Acupunc­ture ex­plained

Weekend Argus (Saturday Edition) - - LIFE -

LONDON: If you’re an acupunc­ture fan, you might just have a point, sci­en­tists say.

Scans show that stick­ing nee­dles into a body calms brain cells used to process and per­ceive pain.

This sug­gests that the pop­u­lar tech­nique re­lieves pain, the re­searchers said.

The find­ing will pro­vide a sense of vin­di­ca­tion for those who have spent thou­sands of rands on acupunc­ture for bad backs, sprained an­kles and other aches and pains.

And it will pro­vide food for thought for de­trac­tors of the an­cient Chi­nese art, in­clud­ing many sci­en­tists. They claim the ben­e­fits of the prac­tice are all in the mind and that pa­tients ben­e­fit from the placebo ef­fect in which care and the sim­ple be­lief that the treat­ment works lead to im­prove­ments in health. The re­search team from the Uni­ver­sity Hos­pi­tal in Essen, Ger­many, stud­ied whether giv­ing acupunc­ture af­fected how the brain re­acted to elec­tric shocks.

Eigh­teen vol­un­teers had brain scans at the same time as an elec­tric shock was ap­plied to their left an­kle.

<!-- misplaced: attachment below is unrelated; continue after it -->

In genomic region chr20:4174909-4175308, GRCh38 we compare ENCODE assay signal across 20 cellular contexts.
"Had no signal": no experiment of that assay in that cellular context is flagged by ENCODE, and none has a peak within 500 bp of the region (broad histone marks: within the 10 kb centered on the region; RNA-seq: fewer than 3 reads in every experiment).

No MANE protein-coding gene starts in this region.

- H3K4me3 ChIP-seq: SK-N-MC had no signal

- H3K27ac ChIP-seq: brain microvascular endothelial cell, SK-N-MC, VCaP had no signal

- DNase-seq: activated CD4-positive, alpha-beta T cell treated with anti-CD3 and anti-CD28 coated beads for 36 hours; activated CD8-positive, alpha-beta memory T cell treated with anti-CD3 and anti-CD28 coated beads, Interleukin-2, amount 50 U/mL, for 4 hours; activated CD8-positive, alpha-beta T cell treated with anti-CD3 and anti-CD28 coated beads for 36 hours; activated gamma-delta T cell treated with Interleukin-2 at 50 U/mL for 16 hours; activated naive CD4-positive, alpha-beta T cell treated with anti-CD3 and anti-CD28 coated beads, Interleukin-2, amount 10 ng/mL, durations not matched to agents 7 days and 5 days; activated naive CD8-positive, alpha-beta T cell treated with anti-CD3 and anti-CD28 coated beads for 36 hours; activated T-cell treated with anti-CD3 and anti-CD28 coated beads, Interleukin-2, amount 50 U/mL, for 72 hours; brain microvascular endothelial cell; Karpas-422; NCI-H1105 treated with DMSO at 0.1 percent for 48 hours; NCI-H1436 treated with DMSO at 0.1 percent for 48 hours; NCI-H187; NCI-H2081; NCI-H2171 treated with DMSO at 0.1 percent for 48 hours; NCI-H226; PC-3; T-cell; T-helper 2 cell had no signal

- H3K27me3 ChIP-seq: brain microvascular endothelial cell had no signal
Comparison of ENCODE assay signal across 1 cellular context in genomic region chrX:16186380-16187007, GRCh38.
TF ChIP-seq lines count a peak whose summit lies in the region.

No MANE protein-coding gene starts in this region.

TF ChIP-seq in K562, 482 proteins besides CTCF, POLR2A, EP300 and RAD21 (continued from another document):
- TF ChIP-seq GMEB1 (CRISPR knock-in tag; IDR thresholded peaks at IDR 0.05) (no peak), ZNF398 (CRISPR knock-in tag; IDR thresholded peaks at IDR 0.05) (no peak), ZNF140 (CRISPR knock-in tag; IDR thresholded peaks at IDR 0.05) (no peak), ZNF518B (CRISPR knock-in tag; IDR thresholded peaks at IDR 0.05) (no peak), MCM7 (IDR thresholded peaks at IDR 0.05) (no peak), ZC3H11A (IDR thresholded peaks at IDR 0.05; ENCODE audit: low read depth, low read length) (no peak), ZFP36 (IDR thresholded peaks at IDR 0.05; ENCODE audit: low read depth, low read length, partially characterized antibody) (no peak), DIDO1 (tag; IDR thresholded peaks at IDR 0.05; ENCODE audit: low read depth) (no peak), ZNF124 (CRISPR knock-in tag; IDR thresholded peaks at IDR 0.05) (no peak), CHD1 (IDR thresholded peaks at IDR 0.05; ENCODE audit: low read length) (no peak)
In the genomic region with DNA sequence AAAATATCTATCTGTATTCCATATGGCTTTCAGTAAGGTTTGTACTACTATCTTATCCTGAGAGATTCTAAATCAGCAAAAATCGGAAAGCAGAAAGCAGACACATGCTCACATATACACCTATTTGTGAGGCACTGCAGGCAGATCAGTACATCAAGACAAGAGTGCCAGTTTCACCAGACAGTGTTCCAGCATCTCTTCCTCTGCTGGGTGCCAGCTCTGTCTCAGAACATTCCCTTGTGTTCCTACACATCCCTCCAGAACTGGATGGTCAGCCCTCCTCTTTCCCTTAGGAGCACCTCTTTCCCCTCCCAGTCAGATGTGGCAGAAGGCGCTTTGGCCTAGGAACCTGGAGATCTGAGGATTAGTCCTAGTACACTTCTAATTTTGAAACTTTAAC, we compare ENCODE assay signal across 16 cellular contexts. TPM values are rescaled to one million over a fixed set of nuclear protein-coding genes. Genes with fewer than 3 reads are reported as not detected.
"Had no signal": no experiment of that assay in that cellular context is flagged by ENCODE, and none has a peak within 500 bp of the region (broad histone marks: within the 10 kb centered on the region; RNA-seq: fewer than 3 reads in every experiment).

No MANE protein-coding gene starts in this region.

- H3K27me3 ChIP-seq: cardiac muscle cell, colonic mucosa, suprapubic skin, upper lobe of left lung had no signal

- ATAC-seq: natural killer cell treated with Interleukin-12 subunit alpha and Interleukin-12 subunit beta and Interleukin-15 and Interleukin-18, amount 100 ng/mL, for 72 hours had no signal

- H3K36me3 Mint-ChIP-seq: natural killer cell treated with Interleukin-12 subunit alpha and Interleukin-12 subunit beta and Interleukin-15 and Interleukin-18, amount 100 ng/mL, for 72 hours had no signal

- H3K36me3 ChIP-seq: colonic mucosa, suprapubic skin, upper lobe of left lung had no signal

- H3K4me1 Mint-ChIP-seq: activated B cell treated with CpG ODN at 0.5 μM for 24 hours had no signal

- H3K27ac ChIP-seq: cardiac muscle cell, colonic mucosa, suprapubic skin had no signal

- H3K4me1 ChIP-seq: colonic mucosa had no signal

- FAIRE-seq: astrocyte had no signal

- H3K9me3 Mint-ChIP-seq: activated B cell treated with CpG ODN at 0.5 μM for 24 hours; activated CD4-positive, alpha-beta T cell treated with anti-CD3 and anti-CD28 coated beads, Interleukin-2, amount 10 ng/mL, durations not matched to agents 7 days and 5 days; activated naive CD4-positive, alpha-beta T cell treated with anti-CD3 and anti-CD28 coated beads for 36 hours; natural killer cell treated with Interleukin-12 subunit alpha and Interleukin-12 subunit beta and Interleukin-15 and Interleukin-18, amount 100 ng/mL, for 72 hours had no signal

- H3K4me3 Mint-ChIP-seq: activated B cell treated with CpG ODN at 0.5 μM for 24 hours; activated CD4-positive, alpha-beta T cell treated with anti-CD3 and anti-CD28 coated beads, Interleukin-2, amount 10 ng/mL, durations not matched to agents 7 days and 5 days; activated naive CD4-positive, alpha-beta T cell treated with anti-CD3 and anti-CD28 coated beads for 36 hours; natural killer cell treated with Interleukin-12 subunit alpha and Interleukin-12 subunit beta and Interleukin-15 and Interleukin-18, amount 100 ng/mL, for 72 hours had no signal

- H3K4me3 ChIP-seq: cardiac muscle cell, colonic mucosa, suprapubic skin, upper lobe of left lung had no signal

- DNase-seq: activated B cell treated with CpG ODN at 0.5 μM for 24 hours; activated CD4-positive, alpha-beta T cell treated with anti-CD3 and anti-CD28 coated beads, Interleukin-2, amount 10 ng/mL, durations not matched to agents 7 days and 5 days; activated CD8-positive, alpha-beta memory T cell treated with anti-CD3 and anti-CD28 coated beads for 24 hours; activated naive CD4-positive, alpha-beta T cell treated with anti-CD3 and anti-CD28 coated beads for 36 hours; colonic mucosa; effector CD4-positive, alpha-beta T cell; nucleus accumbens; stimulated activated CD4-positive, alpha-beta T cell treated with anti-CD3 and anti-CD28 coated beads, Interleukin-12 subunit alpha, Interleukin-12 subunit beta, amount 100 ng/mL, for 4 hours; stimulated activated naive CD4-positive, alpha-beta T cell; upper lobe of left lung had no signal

Acupunc­ture nee­dles were then placed at three places on the right side – be­tween the toes, be­low the knee and near the thumb – and the elec­tric­ity was switched back on.

A sec­ond set of brain scans showed no­tice­ably less ac­tiv­ity in the brain’s pain re­gions. Re­searcher Dr Nina Theysohn said: “Ac­ti­va­tion of brain ar­eas in­volved in pain per­cep­tion was sig­nif­i­cantly re­duced or mod­u­lated un­der acupunc­ture.”

Re­search ear­lier this year re­vealed that the act of stick­ing acupunc­ture nee­dles in and twist­ing them re­leases a flood of nat­u­ral painkillers.

The re­search, how­ever, doesn’t sup­port the tra­di­tional ex­pla­na­tion for acupunc­ture – that the nee­dles re­bal­ance the body’s vi­tal forces .

The stud­ies also don’t ex­plain the ra­tio­nale be­hind other, non-painre­lated uses of the tech­nique, such as us­ing acupunc­ture to help quit smok­ing or to boost odds of be­com­ing preg­nant through IVF.

Some scep­tics are un­con­vinced. David Colquhoun, pro­fes­sor of phar­ma­col­ogy at Uni­ver­sity Col­lege London, said those tak­ing part in the study may sim­ply have ex­pected the tech­nique to work. – Daily Mail

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